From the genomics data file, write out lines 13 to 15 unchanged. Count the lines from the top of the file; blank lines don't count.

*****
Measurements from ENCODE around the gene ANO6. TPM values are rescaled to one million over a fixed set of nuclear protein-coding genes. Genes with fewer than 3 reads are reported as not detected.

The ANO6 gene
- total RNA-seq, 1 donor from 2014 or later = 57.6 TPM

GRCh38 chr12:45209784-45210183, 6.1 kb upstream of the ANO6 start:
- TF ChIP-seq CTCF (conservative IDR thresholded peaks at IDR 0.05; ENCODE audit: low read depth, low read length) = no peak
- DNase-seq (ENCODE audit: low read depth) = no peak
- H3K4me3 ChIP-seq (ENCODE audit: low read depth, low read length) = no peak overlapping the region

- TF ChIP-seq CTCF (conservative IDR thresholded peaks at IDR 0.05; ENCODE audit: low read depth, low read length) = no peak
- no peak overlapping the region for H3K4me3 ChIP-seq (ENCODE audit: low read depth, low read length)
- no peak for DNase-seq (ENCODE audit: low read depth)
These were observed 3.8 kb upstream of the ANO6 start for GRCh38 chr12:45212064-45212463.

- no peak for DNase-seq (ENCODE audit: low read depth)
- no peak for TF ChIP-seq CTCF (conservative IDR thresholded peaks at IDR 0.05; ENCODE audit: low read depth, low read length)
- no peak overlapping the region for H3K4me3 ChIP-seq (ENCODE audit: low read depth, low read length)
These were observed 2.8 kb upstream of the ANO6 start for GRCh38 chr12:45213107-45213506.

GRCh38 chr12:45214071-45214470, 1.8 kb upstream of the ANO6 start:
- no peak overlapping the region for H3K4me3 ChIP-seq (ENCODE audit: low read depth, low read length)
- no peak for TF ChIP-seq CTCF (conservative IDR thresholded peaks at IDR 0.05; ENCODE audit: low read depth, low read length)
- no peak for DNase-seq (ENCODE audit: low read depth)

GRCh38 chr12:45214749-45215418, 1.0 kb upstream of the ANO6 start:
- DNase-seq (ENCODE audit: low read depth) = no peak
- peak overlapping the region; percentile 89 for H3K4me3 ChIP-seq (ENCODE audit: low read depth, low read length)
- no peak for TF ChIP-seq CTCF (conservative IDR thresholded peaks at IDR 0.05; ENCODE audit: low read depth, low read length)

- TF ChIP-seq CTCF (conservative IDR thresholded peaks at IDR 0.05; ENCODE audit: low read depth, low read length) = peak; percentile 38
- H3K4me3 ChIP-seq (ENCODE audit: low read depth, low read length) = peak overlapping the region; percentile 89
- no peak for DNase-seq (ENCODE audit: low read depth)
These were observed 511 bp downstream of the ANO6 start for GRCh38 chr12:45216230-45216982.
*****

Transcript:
- no peak for TF ChIP-seq CTCF (conservative IDR thresholded peaks at IDR 0.05; ENCODE audit: low read depth, low read length)
- no peak overlapping the region for H3K4me3 ChIP-seq (ENCODE audit: low read depth, low read length)
These were observed 2.8 kb upstream of the ANO6 start for GRCh38 chr12:45213107-45213506.